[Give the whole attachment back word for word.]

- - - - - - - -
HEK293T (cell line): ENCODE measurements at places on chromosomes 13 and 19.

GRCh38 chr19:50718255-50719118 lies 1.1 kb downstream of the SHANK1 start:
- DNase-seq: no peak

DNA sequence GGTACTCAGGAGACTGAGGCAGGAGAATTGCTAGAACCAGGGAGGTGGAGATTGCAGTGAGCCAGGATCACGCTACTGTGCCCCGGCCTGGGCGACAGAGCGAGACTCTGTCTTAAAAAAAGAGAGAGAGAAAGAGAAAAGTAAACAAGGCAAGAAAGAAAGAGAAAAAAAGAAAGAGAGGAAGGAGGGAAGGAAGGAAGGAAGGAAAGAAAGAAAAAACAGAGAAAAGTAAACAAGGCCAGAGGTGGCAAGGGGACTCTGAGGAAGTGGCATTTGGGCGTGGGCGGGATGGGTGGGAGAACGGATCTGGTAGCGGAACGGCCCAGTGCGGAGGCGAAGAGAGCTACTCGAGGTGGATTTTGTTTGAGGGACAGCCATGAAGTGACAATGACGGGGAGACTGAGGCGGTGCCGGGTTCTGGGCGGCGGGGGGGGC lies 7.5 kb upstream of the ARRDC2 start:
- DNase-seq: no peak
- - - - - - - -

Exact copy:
HEK293T (cell line): ENCODE measurements at places on chromosomes 13 and 19.

GRCh38 chr19:50718255-50719118 lies 1.1 kb downstream of the SHANK1 start:
- DNase-seq: no peak

DNA sequence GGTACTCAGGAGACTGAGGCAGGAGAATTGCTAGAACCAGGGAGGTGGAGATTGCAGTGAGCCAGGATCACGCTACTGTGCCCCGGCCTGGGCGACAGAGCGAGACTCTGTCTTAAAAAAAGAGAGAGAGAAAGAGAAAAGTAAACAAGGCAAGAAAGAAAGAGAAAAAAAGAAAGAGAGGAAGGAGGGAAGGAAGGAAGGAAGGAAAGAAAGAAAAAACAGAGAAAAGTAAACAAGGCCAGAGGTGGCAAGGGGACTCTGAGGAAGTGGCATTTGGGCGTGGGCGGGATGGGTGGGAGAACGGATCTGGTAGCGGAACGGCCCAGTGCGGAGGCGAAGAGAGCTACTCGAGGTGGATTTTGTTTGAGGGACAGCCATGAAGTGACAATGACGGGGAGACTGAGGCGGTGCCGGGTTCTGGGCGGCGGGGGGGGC lies 7.5 kb upstream of the ARRDC2 start:
- DNase-seq: no peak